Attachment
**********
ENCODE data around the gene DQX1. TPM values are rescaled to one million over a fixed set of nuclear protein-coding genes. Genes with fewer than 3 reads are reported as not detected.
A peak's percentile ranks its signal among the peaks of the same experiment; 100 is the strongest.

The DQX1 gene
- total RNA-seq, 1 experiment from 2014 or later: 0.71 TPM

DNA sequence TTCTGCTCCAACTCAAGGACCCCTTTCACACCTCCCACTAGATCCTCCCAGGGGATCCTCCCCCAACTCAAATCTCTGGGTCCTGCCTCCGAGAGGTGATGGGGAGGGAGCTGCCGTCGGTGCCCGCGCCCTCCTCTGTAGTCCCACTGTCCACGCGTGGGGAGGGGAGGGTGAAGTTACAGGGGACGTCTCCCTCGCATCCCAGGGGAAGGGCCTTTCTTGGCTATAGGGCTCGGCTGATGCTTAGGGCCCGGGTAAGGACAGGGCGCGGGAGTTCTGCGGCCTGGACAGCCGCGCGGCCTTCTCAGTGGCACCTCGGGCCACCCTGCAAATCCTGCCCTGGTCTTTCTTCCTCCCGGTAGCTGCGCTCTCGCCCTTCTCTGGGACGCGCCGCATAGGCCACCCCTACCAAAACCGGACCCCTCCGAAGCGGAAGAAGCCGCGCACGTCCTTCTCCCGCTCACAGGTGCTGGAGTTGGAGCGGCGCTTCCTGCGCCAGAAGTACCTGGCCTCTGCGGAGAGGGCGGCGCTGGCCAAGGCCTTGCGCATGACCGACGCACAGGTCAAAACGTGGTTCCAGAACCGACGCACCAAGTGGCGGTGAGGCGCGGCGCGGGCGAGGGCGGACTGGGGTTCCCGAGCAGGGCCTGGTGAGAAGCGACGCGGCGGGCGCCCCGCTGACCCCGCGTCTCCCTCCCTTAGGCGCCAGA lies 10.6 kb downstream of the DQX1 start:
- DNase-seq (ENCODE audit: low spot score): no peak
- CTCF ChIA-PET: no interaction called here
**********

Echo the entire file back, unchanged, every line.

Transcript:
ENCODE data around the gene DQX1. TPM values are rescaled to one million over a fixed set of nuclear protein-coding genes. Genes with fewer than 3 reads are reported as not detected.
A peak's percentile ranks its signal among the peaks of the same experiment; 100 is the strongest.

The DQX1 gene
- total RNA-seq, 1 experiment from 2014 or later: 0.71 TPM

DNA sequence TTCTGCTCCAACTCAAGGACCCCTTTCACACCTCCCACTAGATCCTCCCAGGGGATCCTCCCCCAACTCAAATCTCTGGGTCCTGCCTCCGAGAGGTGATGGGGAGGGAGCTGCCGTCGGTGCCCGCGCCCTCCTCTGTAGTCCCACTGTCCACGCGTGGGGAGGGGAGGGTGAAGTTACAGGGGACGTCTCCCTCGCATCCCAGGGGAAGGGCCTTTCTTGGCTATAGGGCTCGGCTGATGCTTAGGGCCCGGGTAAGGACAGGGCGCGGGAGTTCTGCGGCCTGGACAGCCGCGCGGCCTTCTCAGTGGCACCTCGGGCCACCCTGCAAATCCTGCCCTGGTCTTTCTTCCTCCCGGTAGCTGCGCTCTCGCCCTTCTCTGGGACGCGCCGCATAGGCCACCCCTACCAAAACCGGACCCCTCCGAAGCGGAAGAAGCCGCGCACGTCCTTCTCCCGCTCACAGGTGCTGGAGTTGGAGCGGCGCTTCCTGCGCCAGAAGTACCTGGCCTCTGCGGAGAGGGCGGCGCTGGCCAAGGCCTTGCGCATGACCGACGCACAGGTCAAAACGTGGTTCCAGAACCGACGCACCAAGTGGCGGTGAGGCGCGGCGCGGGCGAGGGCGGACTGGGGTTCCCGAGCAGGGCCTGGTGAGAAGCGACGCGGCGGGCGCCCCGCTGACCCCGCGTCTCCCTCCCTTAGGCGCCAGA lies 10.6 kb downstream of the DQX1 start:
- DNase-seq (ENCODE audit: low spot score): no peak
- CTCF ChIA-PET: no interaction called here